Is it just me, or is it getting warm in here?

I so wanted the Eagles to lose on Monday night. It was 3rd and goal, looking bleak for Cleveland, and I said aloud, “McNabb is going to turn it over.” And he did! If I were a primitive person, I would think that my wishing, my energy, had made it happen. I would perhaps be frightened by my own powers, yet I would immediately try again considering my feelings for the Eagles. Each correct or near correct prediction would reinforce my sense of my own power, and each miss would make me doubt my mojo. No amount of wishing, in fact, could make the Eagles lose, but that inconvenient fact didn't stop me. Although we like to think we are not primitive peoples, in many ways we are. Temporal proximity can always be reframed as causality. And causality can strain credibility, especially when the distance in time and space between the action and the result gets distended. So, I offer three simple examples from the irrefutably clear to unavoidably complex.

Clear cause and effect: throw your shoes at a world leader, become a hero...and be hustled away in your stocking feet. Did he have a back-up pair? Did he have an accomplice? Action yields reaction...and then a chain of reactions unanticipated by the Lone Shoe Thrower.

Reasonably clear cause and effect: smoke, develop cancer. Smoking’s relationship to cancer is official scientific truth, even though there are people who don’t smoke who do get lung cancer and people who do smoke but don’t. But it took a long time for the link to be established, and even longer for it to be accepted. On one side stood scientific reasoning, on the other wishful thinking; the former is no match for the latter, but the human mind has an almost infinite capacity for cognitive dissonances.

Unavoidably complex cause and effect: belch CO2 into the atmosphere, change the climate. But, like the stubborn, chemically-addicted smoker, we offer a collective shrug and mutter something about Chicken Little. If the local weatherperson says there is a 100% chance of rain tomorrow, most of us take an umbrella. We believe that the swirling colors and big blue arrows on the map carry some precious information about our future. We can actually see it coming...oooh, it’s already in Cumberland! It’s easier to believe small science than big science. It’s easier to act on something that has immediate and minor consequences than on something with diffuse and distended consequences.

It’s almost too obvious to bring in the old frog in boiling water story. (I personally harmed no frogs in the construction of this aphorism) The story is that a frog tossed into a pot of boiling water will leap back out immediately, but a frog put in a pot of tepid water will just sit there as the temperature is gradually raised (By whom? That’s not in the story, thus the awkward passive voice) until the frog finds itself, if frogs are sufficiently self-aware to find themselves, cooked. We are all individual frogs whether dialing up our daily caloric intake one cookie at a time or ratcheting up the acceptable price on some coveted item. It’s just a little more, a little bigger, a little warmer...what’s the harm? We’re also a nation of frogs, letting our city and town boundaries creep outward, adding one more lane, loosening one more little regulation. What’s the harm?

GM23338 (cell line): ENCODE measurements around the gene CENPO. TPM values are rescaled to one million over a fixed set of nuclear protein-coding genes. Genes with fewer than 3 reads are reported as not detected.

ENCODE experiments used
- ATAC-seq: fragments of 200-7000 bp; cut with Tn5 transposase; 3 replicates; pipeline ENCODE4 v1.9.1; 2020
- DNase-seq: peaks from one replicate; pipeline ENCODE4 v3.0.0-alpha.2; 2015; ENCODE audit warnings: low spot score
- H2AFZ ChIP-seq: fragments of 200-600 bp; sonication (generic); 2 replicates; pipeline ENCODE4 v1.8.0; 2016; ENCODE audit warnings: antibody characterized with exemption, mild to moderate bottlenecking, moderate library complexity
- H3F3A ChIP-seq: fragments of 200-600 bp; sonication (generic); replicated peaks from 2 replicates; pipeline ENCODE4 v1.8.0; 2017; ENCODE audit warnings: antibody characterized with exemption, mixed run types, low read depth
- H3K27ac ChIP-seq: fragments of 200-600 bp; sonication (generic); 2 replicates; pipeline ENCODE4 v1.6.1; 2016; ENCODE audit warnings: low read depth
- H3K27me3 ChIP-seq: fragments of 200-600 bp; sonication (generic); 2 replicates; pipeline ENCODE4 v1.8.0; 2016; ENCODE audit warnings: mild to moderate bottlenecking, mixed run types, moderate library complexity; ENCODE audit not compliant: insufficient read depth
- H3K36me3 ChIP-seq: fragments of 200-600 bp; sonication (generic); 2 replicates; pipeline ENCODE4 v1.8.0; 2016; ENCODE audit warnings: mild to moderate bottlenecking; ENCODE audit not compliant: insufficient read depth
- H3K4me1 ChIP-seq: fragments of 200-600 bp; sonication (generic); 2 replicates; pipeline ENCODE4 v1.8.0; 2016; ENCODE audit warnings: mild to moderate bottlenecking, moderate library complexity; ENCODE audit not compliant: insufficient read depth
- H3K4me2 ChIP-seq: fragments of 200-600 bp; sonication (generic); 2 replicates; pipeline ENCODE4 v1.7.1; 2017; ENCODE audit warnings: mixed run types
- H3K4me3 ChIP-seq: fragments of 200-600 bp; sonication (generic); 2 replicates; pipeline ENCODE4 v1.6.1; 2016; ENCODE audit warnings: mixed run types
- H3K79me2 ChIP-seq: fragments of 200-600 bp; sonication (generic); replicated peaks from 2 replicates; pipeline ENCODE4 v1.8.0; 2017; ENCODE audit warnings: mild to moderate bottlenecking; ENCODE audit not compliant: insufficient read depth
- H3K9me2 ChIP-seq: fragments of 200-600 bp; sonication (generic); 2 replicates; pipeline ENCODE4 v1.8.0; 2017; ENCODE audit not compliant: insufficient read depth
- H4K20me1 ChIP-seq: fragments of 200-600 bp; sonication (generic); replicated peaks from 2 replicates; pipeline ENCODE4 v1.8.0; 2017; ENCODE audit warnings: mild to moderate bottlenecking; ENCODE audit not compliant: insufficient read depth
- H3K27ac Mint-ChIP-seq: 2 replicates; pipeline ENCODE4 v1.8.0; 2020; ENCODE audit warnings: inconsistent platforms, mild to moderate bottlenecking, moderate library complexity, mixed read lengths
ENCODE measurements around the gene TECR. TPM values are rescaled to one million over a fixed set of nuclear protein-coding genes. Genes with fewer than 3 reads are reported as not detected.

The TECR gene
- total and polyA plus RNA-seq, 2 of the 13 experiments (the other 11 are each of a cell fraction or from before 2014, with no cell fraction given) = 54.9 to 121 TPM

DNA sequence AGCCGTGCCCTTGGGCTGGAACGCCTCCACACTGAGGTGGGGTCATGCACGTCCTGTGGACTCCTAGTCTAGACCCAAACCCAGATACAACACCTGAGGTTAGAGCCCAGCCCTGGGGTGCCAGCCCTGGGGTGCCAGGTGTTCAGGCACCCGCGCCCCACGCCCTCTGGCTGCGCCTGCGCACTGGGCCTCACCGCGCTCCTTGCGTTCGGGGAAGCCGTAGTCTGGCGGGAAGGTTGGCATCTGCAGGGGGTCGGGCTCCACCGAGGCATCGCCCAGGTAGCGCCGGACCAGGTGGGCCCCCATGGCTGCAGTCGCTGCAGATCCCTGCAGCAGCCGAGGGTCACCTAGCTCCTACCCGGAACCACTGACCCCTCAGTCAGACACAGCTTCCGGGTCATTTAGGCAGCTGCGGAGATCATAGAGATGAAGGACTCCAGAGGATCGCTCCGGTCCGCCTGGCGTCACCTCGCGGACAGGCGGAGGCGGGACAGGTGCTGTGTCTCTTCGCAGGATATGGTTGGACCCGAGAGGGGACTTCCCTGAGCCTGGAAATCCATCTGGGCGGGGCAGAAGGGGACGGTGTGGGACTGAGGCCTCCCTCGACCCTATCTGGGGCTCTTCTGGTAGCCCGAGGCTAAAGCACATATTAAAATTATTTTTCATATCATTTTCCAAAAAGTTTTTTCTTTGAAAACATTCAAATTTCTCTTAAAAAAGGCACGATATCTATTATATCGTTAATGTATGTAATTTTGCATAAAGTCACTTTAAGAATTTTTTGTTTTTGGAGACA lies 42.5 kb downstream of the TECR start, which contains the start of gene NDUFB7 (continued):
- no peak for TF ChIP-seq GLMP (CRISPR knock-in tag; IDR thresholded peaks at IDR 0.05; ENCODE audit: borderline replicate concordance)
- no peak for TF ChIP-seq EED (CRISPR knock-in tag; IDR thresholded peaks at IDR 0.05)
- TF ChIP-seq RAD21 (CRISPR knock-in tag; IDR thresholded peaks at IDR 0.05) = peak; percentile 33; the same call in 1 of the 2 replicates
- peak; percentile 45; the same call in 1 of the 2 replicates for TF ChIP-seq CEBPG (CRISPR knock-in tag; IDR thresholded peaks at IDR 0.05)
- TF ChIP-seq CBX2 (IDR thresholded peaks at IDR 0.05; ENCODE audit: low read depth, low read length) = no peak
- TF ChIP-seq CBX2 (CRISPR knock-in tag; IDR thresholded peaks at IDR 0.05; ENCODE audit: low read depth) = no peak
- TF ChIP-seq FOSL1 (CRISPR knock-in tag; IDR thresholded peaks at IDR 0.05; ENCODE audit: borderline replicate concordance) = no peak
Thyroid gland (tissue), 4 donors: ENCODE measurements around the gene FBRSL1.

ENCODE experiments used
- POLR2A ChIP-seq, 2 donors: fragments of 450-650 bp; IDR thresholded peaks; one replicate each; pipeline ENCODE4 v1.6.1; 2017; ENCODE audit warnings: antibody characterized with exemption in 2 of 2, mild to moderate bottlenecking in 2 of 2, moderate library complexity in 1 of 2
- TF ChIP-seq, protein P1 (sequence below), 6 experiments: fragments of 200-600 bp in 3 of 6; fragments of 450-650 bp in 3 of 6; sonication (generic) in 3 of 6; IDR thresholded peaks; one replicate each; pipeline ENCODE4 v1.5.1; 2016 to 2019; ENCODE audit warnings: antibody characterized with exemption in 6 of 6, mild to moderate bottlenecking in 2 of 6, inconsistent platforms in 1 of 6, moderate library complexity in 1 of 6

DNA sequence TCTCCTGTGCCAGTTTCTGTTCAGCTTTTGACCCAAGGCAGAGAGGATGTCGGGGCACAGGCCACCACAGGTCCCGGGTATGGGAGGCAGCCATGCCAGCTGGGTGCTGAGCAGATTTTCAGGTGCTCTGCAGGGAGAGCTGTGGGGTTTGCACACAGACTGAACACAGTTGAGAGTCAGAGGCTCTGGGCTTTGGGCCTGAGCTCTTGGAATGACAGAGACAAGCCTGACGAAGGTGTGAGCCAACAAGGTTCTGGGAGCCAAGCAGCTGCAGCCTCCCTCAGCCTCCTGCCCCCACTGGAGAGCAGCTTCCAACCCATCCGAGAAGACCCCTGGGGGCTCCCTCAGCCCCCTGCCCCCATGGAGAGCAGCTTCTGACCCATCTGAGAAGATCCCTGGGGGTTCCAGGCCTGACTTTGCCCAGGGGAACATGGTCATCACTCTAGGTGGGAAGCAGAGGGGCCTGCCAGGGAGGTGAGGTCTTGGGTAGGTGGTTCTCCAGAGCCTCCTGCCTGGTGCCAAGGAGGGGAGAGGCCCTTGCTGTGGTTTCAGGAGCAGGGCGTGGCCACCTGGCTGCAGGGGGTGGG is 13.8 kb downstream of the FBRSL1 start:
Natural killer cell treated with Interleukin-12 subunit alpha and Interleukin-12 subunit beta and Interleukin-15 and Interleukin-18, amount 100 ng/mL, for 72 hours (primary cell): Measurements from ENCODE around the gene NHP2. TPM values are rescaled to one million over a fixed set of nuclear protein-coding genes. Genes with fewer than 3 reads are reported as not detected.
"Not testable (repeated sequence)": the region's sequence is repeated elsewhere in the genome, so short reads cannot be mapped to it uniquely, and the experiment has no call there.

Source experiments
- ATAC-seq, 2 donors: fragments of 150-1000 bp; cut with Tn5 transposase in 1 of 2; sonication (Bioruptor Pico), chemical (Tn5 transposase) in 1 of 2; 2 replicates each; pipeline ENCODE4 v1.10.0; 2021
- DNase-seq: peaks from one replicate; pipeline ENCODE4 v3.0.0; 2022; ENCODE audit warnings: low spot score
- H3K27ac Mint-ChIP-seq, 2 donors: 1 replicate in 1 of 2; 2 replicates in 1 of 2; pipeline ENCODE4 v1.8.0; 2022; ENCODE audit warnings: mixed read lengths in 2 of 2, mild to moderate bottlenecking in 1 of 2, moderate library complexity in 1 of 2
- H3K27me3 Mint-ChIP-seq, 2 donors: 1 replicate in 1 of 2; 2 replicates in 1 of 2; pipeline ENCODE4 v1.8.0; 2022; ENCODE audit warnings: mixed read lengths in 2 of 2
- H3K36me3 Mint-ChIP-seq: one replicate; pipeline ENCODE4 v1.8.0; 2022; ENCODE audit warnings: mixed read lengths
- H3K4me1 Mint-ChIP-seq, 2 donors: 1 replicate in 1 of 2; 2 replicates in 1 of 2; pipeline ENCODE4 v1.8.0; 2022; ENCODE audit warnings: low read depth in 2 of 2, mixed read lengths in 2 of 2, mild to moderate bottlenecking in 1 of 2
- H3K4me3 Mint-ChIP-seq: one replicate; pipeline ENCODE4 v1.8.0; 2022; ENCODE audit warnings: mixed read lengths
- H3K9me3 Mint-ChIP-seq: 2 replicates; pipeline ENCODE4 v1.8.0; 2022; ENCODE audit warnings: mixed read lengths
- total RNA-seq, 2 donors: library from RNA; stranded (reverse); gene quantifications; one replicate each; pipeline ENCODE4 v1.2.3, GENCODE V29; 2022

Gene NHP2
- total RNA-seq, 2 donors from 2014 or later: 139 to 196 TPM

If we were frog-tossed into our future, the one we are blithely and blindly constructing for ourselves, like time travelers in a sci-fi film, we would return sobered. We would immediately regret the time and creativity squandered in pointless arguments about veracity and blame. We would suffer unprecedented anguish at what we had done. But ours is not the world of science fiction, only science. Tiny, incremental, inexorable change stalks the background of our sensible experience, and we just don’t believe that all of this will affect us. It must be somebody else’s problem. We continue our quotidian habits reassured that every day seems to be pretty much like the last one, as if wishing could keep change at bay. But that’s an idle wish, one that can not be realized. Example, a physical impossibility: I wish I were tall. Another example, any wish to change the past: I wish the Browns had beaten the Eagles. The one we need to avoid is to wish we had done something about climate change when we still had a chance. Hey, is it getting warm in here?

1 comment:

Professor Fleming said...

Well, i haven't read the entire post yet. I could not get past you wanting the eagles to lose! I mean really. Its a an interesting point though. we really are more primitive than we would ever admit, which is why i think we shroud ourselves in theories - narrative fallacies to make us feel that we are in control - but ultimately we can never really know when McNab will fumble and ultimately we have limited control of our fate.